the shape of leadership

A Hand Up out of Poverty

The power of relationships

Josh Longanecker on December 6, 2017

I’ve been thinking … ,” Dwain said sheepishly, looking down at his tattoos and scars.

I was driving Dwain (not his real name) to sign the papers and get the keys to his first apartment he’d ever had on his own. When my team found him, he was strung out on drugs and sleeping on the streets.

Dwain was in his early 30s with a life defined by raging addiction and a string of broken relationships. He had no family left to support him, no marketable skills, no hope and no future.

We started working with Dwain to get him clean and turn his life around. We began coaching him, helping in the search for employment and finding him a place to live. Most importantly, we took an interest in Dwain and let him know he had value.

A few guys began to build relationships with Dwain, and in time, his thinking changed. For the first time in his life, the future was more than the next hit on the crack pipe. Dwain started planning for the days ahead and believing that a normal life was possible. Soon, he was sober and off the streets.

Dwain and I drove in silence for a while. Finally, I asked, “What are you thinking about?”

“I’ve been thinking … about the future,” he said, looking up and smiling as we pulled up to his new home.

A New Perspective

Mindsets change when people see the value in a new way of living — and recognize the value in themselves. What changed Dwain was not the incredible systems or 12-step programs he was engaged in.

Dwain was forever transformed because for the first time in his life, people showed him his value. Being around people who were different challenged Dwain and caused him to change his mindset and begin thinking about tomorrow.

The story of Dwain is typical of those who are struggling emotionally and financially. Programs are useful, but what most people need is someone to come alongside and help them see life from a different perspective.

In her book, A Framework for Understanding Poverty, Dr. Ruby K. Payne argues that one of the keys for those in poverty, particularly generational poverty, is relationship with someone not in their economic class. Without those influences, it becomes increasingly difficult for people to transform their mindset toward poverty.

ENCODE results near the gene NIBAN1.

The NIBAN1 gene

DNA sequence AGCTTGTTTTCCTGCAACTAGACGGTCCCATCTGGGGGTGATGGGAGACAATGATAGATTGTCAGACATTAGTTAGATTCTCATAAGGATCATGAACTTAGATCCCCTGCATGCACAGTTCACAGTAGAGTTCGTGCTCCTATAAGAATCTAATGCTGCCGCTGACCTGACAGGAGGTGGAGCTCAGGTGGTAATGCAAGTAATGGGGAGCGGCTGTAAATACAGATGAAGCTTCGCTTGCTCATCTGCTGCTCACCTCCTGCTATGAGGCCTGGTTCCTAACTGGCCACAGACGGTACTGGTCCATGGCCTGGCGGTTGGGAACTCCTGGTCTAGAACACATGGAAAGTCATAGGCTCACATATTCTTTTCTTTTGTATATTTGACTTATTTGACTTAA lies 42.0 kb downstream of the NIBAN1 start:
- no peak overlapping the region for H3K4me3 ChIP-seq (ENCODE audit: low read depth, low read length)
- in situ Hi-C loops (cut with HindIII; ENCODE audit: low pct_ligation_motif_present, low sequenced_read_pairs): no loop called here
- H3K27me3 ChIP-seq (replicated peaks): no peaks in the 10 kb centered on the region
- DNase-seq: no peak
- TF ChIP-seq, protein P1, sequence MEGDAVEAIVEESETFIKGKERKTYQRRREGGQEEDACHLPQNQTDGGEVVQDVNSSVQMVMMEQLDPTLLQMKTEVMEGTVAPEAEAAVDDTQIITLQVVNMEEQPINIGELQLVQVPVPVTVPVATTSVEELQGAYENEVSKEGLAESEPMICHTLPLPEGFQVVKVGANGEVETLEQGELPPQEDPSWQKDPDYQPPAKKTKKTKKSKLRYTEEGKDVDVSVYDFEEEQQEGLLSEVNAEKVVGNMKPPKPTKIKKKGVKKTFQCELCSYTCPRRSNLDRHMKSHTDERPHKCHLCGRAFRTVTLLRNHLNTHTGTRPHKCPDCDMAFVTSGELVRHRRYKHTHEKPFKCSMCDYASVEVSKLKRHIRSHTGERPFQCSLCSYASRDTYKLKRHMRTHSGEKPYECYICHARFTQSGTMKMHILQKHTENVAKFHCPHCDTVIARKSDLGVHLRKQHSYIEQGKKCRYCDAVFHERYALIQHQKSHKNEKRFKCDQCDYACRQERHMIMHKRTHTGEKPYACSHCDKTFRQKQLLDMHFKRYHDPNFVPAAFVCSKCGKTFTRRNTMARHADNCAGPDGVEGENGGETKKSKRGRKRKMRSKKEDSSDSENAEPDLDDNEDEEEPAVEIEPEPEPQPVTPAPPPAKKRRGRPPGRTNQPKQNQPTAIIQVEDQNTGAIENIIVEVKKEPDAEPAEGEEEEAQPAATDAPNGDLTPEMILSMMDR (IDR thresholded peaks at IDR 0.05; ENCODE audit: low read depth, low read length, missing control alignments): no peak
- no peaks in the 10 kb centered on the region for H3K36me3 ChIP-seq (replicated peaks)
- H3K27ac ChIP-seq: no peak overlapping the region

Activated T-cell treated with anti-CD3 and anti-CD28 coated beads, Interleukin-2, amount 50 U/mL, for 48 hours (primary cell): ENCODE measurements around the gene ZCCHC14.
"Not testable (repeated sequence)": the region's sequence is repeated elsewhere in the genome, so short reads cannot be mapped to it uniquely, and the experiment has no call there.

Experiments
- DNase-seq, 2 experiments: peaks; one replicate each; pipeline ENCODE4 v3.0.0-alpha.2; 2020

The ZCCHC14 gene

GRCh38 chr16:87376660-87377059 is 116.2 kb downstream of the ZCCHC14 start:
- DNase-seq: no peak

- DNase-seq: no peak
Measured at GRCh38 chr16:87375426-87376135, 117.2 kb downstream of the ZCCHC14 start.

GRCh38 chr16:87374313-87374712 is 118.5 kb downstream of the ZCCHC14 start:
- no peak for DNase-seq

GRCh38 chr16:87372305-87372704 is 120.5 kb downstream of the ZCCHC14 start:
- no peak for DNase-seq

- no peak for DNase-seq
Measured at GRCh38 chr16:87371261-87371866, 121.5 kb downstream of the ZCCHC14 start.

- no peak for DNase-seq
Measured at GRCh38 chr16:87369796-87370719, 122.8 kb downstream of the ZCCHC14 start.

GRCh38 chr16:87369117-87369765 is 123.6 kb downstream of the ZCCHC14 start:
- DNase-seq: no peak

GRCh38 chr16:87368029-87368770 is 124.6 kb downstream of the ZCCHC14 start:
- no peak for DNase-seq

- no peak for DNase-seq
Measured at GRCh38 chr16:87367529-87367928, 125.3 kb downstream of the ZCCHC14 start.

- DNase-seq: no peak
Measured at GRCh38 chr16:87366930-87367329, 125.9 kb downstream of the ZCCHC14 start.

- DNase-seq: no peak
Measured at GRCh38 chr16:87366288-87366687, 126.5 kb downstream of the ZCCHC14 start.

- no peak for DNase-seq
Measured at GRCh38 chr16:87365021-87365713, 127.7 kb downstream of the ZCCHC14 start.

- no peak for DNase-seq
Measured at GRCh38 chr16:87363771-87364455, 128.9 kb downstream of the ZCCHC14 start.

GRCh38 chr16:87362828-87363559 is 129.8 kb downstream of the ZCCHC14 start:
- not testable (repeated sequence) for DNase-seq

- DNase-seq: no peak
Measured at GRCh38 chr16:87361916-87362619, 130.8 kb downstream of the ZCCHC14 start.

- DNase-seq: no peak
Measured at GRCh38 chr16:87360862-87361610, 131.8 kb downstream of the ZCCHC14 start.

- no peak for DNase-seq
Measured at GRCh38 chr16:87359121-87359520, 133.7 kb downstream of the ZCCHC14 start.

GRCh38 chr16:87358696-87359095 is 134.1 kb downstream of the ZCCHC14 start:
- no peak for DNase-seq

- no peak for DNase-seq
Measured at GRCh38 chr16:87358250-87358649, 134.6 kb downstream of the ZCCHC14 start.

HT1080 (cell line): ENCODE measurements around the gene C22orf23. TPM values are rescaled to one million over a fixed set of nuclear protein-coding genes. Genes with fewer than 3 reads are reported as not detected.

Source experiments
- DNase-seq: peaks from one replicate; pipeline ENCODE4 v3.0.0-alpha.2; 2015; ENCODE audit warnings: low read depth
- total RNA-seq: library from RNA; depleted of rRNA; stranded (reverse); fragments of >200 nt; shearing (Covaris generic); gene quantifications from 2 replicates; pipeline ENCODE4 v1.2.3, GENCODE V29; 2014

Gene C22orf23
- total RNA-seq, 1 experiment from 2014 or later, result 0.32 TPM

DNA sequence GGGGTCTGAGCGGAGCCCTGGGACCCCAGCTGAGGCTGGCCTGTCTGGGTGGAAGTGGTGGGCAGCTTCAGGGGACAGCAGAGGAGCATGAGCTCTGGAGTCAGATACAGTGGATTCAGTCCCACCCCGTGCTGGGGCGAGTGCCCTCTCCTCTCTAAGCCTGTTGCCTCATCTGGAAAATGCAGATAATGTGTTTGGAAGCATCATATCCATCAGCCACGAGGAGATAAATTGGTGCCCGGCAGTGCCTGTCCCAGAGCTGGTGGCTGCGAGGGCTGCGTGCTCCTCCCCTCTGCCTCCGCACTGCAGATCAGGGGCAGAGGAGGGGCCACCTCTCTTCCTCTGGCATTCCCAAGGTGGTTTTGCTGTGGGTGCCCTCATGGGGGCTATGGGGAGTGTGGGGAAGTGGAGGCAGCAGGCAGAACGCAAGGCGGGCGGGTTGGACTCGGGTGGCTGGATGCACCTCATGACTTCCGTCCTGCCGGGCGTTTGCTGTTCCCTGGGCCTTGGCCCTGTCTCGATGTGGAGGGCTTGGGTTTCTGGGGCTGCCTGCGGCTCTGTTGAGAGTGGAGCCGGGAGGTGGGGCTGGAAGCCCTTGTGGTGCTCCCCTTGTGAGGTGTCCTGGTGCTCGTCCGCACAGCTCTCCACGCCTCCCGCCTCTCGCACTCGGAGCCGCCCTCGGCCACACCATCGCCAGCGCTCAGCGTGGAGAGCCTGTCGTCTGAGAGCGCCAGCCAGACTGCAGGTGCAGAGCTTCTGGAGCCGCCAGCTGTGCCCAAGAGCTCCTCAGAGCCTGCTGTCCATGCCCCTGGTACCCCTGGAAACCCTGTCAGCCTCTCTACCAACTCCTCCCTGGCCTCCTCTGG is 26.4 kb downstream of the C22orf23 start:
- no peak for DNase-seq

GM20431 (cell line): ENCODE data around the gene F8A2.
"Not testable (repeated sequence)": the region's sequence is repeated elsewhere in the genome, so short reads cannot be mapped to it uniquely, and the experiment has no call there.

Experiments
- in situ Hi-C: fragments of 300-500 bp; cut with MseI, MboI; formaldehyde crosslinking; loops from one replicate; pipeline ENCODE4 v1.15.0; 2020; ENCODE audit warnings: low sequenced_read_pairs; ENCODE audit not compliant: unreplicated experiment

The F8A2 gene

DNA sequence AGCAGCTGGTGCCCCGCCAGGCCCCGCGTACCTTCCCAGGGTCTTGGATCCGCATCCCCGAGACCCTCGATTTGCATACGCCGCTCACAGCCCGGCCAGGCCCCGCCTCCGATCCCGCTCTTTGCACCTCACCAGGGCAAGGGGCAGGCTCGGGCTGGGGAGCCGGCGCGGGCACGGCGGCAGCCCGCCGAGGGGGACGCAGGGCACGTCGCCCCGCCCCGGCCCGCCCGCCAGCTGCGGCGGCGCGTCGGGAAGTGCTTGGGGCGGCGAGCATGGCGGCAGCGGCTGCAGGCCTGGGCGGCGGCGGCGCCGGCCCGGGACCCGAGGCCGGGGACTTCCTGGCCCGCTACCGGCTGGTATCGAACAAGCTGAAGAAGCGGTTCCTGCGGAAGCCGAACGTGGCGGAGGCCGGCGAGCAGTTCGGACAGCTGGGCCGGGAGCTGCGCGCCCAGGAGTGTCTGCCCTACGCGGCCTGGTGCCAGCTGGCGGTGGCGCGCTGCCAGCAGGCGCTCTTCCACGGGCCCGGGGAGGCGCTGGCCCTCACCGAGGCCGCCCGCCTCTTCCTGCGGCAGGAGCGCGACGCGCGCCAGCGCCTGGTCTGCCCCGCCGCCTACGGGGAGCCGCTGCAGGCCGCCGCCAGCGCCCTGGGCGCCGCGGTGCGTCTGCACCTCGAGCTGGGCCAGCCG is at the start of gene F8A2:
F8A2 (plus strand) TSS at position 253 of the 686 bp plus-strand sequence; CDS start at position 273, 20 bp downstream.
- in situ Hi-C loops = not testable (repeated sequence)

Payne writes, “One of the key issues in making the transition from poverty to the middle class is … developing relationships with people who are different from you.”

The local church is uniquely positioned to meet the needs of people.

What people need more than money is relationship. When thinking about helping others escape poverty, most people consider giving to a local shelter or utilizing social workers and governmental programs. While those resources are important, I would argue that they lack the complete solution to helping the poor.

It takes more than monetary donations or programs to change a generational mindset. Relationships are an essential component to the solution, and the most effective organization on the planet at leveraging those relationships is the local church!

The Church’s Role

The local church is uniquely positioned to meet the needs of people. Here are three truths that should motivate us to reach out to the poor:

God upholds the cause of the helpless. Scripture is replete with references to how God cares for the poor and the powerless. One such passage is Psalm 146:7-9: “He gives justice to the oppressed and food to the hungry. The Lord frees the prisoners. The Lord opens the eyes of the blind. The Lord lifts up those who are weighed down. The Lord loves the godly. The Lord protects the foreigners among us. He cares for the orphans and widows” (NLT).

God cares deeply about the physical plight of people on this earth, and as believers, so should we.

True faith leads to action. James 2:14-17 says, “What good is it, dear brothers and sisters, if you say you have faith but don’t show it by your actions? Can that kind of faith save anyone? Suppose you see a brother or sister who has no food or clothing, and you say, ‘Good-bye and have a good day; stay warm and eat well’ — but then you don’t give that person any food or clothing. What good does that do? So you see, faith by itself isn’t enough. Unless it produces good deeds, it is dead and useless” (NLT).

According to James, faith that lacks action to help those in need is not real faith. Genuine faith is demonstrated when people see a need and become a part of the solution.

We have the perspective people need. There are larger realities at play than simply helping people escape poverty. For the local church, our motivation to provide for a physical need is driven by our conviction to address a person’s much deeper spiritual need.

It’s great to provide financial assistance to someone, but if people meet Jesus, everything about their lives will change! Poverty loses its hold on people when they know they have a hope and a future in Jesus that is brighter than they ever could have imagined!

It is no surprise that a relationship is one of the most effective ways to change someone. Isn’t that how God chose to change us? He doesn’t require us to meet a code of conduct or check off a moral to-do list. Rather, God invites us into a relationship that literally changes everything about us.

We can offer the same hope to people in our communities. We can show people their worth and dignity by not only giving to the poor but by engaging them in relationship! When God looks at you, He sees your value and unlimited potential. Will you look at people in your community with those same eyes?

This article originally appeared on, and was adapted from, the James River Church blog.


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